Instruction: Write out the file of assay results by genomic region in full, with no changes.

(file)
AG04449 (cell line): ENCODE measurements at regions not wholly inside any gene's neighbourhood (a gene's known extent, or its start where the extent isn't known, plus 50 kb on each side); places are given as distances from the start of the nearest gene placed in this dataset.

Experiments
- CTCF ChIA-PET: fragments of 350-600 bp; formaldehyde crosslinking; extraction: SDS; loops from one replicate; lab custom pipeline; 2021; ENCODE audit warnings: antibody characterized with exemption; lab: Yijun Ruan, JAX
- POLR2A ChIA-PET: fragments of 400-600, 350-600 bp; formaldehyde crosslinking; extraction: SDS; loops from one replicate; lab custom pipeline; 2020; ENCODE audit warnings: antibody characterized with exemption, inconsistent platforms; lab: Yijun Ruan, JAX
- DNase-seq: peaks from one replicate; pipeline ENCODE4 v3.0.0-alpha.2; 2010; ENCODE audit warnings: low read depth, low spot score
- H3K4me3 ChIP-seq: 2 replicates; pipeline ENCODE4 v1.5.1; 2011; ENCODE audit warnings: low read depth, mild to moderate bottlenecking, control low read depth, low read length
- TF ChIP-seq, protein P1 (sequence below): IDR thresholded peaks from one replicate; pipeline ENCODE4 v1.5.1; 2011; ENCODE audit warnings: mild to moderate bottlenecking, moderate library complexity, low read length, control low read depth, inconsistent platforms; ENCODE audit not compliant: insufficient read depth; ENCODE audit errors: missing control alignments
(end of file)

AG04449 (cell line): ENCODE measurements at regions not wholly inside any gene's neighbourhood (a gene's known extent, or its start where the extent isn't known, plus 50 kb on each side); places are given as distances from the start of the nearest gene placed in this dataset.

Experiments
- CTCF ChIA-PET: fragments of 350-600 bp; formaldehyde crosslinking; extraction: SDS; loops from one replicate; lab custom pipeline; 2021; ENCODE audit warnings: antibody characterized with exemption; lab: Yijun Ruan, JAX
- POLR2A ChIA-PET: fragments of 400-600, 350-600 bp; formaldehyde crosslinking; extraction: SDS; loops from one replicate; lab custom pipeline; 2020; ENCODE audit warnings: antibody characterized with exemption, inconsistent platforms; lab: Yijun Ruan, JAX
- DNase-seq: peaks from one replicate; pipeline ENCODE4 v3.0.0-alpha.2; 2010; ENCODE audit warnings: low read depth, low spot score
- H3K4me3 ChIP-seq: 2 replicates; pipeline ENCODE4 v1.5.1; 2011; ENCODE audit warnings: low read depth, mild to moderate bottlenecking, control low read depth, low read length
- TF ChIP-seq, protein P1 (sequence below): IDR thresholded peaks from one replicate; pipeline ENCODE4 v1.5.1; 2011; ENCODE audit warnings: mild to moderate bottlenecking, moderate library complexity, low read length, control low read depth, inconsistent platforms; ENCODE audit not compliant: insufficient read depth; ENCODE audit errors: missing control alignments